Currently reading: Toyota: no-deal Brexit could halt UK production for 'months'
Japanese firm warns failure to reach a deal for leaving EU could have major impact on its Burnaston plant

A no-deal Brexit could potentially stop production at Toyota’s plant near Derby for “months”, the manufacturer has warned.

The Japanese firm’s Burnaston factory currently makes the Auris and Avensis models, and produces around 150,000 cars per year – the bulk of which are exported to the European Union. Toyota has recently invested £250million in Burnaston ahead of production of the new Corolla starting there later this year. It is also hiring 400 staff, to join the 2500 who currently work there.

The firm relies heavily on a ‘just in time’ production method, using components imported from elsewhere in the EU. The plant’s boss, Marvin Cooke, told the BBC that a failure to reach an agreement over Britain’s withdrawal from the EU could have a major impact.

Brexit: what it means for the UK car industry

“My view is that if Britain crashes out of the EU at the end of March we will see production stops in our factory,” said Cooke. Asked how long the disruption could last, he added: “We can’t predict. It could be hours, days, weeks or even months.”

Cooke added that the possible introduction of import and export tariffs between the UK and EU would “add permanent costs to our business”. He added: “That would reduce the number of cars made in the UK, and that would cost jobs.”

Brexit concerns grow as UK manufacturing decline continues

A UK government spokesperson told the BBC that it was still confident a Brexit deal would be reached.

Toyota is the latest car firm to voice fears over the impact of a no-deal Brexit on UK production. Mini will close its Oxford plant for a month following Brexit, bringing forward a planned closure, while Honda is understood to be looking at stockpiling key components. Toyota says its production process makes it impossible for the firm to hold more than a day’s worth of inventory. 

Jaguar Land Rover boss Ralf Speth recently said that fears over a hard Brexit had already led to job cuts in the car industry – and that more could follow.

Read more

Toyota invests £240 million in Burnaston plant

JLR boss Speth: hard Brexit will cost jobs

Oxford Mini factory to shut for a month following Brexit

Brexit: what it means for the UK car industry

James Attwood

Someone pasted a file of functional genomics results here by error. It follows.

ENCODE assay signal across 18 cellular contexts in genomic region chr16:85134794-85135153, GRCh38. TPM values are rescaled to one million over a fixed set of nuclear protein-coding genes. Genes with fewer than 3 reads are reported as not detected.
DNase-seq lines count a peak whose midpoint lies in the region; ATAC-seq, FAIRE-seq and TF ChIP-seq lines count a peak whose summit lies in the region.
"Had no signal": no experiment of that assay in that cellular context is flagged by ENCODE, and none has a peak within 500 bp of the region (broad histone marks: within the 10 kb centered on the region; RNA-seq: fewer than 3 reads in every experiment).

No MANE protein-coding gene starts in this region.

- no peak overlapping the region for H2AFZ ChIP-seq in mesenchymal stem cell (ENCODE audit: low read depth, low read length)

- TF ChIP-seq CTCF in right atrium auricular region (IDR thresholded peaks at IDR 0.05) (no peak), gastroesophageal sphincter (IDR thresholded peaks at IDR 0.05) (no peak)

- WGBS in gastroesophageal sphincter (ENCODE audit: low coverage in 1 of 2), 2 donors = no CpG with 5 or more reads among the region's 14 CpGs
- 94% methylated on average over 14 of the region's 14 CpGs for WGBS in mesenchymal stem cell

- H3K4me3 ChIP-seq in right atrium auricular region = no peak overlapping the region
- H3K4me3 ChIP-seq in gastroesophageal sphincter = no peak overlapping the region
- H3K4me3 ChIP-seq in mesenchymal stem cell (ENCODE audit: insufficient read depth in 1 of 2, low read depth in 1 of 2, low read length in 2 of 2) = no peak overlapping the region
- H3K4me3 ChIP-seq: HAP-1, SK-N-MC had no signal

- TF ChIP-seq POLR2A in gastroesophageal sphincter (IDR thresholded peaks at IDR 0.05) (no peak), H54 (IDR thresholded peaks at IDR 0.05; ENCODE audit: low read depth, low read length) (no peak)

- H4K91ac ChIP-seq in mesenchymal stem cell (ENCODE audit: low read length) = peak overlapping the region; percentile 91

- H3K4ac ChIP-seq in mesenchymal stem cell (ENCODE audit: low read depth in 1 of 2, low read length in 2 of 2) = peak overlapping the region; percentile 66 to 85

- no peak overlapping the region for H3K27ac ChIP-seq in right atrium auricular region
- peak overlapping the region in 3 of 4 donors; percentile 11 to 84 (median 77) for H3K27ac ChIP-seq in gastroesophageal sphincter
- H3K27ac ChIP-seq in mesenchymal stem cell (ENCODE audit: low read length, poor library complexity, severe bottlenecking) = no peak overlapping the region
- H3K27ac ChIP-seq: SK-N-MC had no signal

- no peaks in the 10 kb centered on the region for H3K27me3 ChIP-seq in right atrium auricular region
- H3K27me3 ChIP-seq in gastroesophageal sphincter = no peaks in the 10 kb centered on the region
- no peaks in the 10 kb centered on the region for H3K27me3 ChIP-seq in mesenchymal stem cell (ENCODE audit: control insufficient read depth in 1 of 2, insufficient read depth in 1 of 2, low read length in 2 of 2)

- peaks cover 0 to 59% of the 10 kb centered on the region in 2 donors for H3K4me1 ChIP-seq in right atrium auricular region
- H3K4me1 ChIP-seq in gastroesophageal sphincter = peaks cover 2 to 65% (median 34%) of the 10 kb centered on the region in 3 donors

James Attwood, digital editor
Title: Acting magazine editor

James is Autocar's acting magazine editor. Having served in that role since June 2023, he is in charge of the day-to-day running of the world's oldest car magazine, and regularly interviews some of the biggest names in the industry to secure news and features, such as his world exclusive look into production of Volkswagen currywurst. Really.

Before first joining Autocar in 2017, James spent more than a decade in motorsport journalist, working on Autosport,, F1 Racing and Motorsport News, covering everything from club rallying to top-level international events. He also spent 18 months running Move Electric, Haymarket's e-mobility title, where he developed knowledge of the e-bike and e-scooter markets. 

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max1e6 1 October 2018

Adapt or die

''Toyota says its production process makes it impossible for the firm to hold more than a day’s worth of inventory. ''

Toyota should change their production processes then. So far they have had two years three months to make the adjustments.

That bloke 30 September 2018

Here we go again.  So again,

Here we go again.  So again, then: so what?  Brexit is about politics, not economics.  The people decided to leave the EU, and it must be delivered no matter at what cost.

Symanski 30 September 2018

That block is pointless.

That bloke wrote:

I say my bit, then go. So although I'm interested in what you may initially say, I don't care what you think about what I've written, so I won't read whatever your reply is.


In that case let me tell you what we all think of you...

Thekrankis 30 September 2018

Toyota has history....

They threatened to leave the UK in 2000 if we did not join the Euro... google it.